Russia asserts Ukraine attempted to murder a correspondent based in Crimea.

A military reporter from a journalistic organization in Crimea, Russia, was hurt in a Kherson incident when Ukrainian soldiers attempted to attack him. This assertion was made on Sunday by Vladimir Saldov, the region’s acting Russian governor. As hostilities grew more tense, a Ukrainian soldier who was siding with the Ukrainians in the fight claimed that Ukrainian militants had targeted a journalist named “Lex” who was driving a car using an armed drone. Even though the car sustained severe damage, Saldov omitted information about the extent of the journalist’s wounds. The claims made by Russia have received no immediate response from Ukrainian officials.

In response to the Ukrainian attack, Russia is preparing its own offensive

According to Eastern Force Grouping press officer Illia Yevlash, Russia has positioned around 100,000 troops in Kharkiv and Luhansk along the Kupiansk-Lyman direction of the front. Even as Ukraine’s advance progressively recaptures land that Russia had taken in the first several months of the 18-month war, the troops are giving Russian forces their own offensive. Before being freed last year, both cities were held by Russian forces.

In a recent assessment, the British Defense Ministry stated that Russia’s doctrine “suggests that it will attempt to regain the initiative by pivoting back to an operational level offensive as Ukraine continues to gradually gain ground in the south.” “One potential location for this is Kupiansk-Lyman.”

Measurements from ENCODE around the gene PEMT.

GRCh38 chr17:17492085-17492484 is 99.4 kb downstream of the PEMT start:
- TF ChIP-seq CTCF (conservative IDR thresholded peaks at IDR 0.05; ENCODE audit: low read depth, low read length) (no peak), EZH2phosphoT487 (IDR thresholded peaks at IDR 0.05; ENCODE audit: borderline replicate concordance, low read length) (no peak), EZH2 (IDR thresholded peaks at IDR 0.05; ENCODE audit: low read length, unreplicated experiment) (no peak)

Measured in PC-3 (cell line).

Yevgeny Prigozhin, a former hot dog vendor, rose to prominence as a vicious Russian mercenary commander.

  • Wagner Group founder Yevgeny Prigozhin rose to power as Russia’s most powerful mercenary leader
  • His presumed death on Wednesday came two months after he posed the biggest threat to Vladimir Putin’s rule

In May, they seized the Ukrainian city of Bakhmut in a rare victory for Russia in the war, but Prigozhin complained bitterly about the Defence Ministry’s conduct of the fight, saying it had denied ammunition to his forces.

As the war slogged on, Prigozhin dropped his public reticence and began releasing social media videos in which he lauded his troops and increasingly denounced Russia’s defence establishment for alleged mismanagement of the war and denying weapons and ammunition to his forces

On Monday, video footage circulated showing Yevgeny Prigozhin apparently in Africa, which he vowed to make ‘freer’.

Yevgeny Prigozhin made his name as the profane and brutal mercenary boss who in June mounted an armed rebellion that was the most severe and shocking challenge to Russian President Vladimir Putin’s rule.

Prigozhin was aboard a plane that crashed north of Moscow on Wednesday, killing all 10 people on board, according to Russia’s civil aviation agency.

The 62-year-old’s extraordinary journey took him from prisoner and hot dog vendor to elegant St Petersburg restaurateur, and then from propaganda wars to the grisly battlefields in Ukraine.

As an instrument to project Russian power globally, his soldiers-for-hire were deployed to Africa to provide security for warlords and fought in Syria to shore up the regime of President Bashar al-Assad.